Worse still, unmet need for contraceptives among married women in the South west region was lowest in Lagos state in 2007. While unmet need for contraceptives among married women in the entire South west region was put at 12.1 per cent of the national figure, Lagos state alone shared 8.1 per cent of that figure.
Ten years later that is by 2017, unmet contraceptive need had dropped significantly across the region. But, unmet need in Lagos (29.6) had become higher than the regional average (28.4).
Obviously, there are 29.6 per cent of Lagos women whose needs for contraceptives were still not met.
Did something undesirable happen to family planning efforts over the last decade in Lagos? Why is the use of one contraceptives on the decline in the state? These are some of the recurring questions among analysts.
Reacting, stakeholders in the health sector of the Lagos State have attributed the trend to growing misconceptions that have continued to trail family planning in the state and its environs.
Among the most common are beliefs that family planning causes excessive bleeding and infertility, they lamented.
Experts believe that there is need for providers of family planning services in the state to counsel clients on the various methods available and the side effects, so that they can make an informed choice.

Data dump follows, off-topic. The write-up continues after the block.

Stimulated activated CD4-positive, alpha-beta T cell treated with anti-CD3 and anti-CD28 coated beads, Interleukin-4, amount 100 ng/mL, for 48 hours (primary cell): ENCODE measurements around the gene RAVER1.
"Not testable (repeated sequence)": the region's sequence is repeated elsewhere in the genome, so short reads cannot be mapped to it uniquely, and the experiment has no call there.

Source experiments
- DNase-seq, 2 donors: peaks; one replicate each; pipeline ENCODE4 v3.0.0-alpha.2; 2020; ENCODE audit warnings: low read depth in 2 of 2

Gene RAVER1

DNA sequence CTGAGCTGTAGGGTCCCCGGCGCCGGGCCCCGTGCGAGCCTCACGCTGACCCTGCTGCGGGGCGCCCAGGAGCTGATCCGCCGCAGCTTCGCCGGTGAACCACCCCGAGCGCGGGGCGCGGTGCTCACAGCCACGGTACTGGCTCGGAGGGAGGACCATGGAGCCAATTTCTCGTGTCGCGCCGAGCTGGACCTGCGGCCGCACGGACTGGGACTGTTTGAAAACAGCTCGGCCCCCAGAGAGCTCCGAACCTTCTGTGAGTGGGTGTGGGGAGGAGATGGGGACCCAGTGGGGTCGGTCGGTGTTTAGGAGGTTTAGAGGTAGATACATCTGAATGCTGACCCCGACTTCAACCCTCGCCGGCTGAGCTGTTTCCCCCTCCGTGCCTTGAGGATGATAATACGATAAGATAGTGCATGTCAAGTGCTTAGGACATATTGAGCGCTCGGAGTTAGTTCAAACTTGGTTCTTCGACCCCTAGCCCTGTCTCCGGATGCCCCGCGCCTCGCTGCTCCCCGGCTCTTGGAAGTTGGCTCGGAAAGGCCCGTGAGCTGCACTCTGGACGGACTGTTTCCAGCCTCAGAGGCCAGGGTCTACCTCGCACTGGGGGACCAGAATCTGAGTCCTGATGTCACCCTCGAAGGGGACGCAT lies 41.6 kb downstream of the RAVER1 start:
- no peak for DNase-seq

They emphasised on the need to focus on both providers and clients with regards to attitude change.
Commenting recently, Dr. Jide Idris, the Commissioner for Health, identified misconceptions and myths as part of the major barriers to the uptake of family services in the state.
Idris spoke at the Isolo Local Council Development Area (LCDA) Town Hall Meeting on Family Planning in Lagos, called for collaboration among all stakeholders from every sector to improve family planning services.
He listed some traditions and misconceptions militating against adequate Family Planning uptake, especially Modern Contraceptive Prevalent Rate (MCPR) in the state.
Some of them, he said are beliefs that family planning causes excessive bleeding, cancer, infertility among other issues.
Similarly, Dr. Folashade Oludara, Director, Family Health Unit, Lagos State Ministry of Health, corroborating the Health Commissioner stressed that some old beliefs are seriously mitigating family planning services in the state.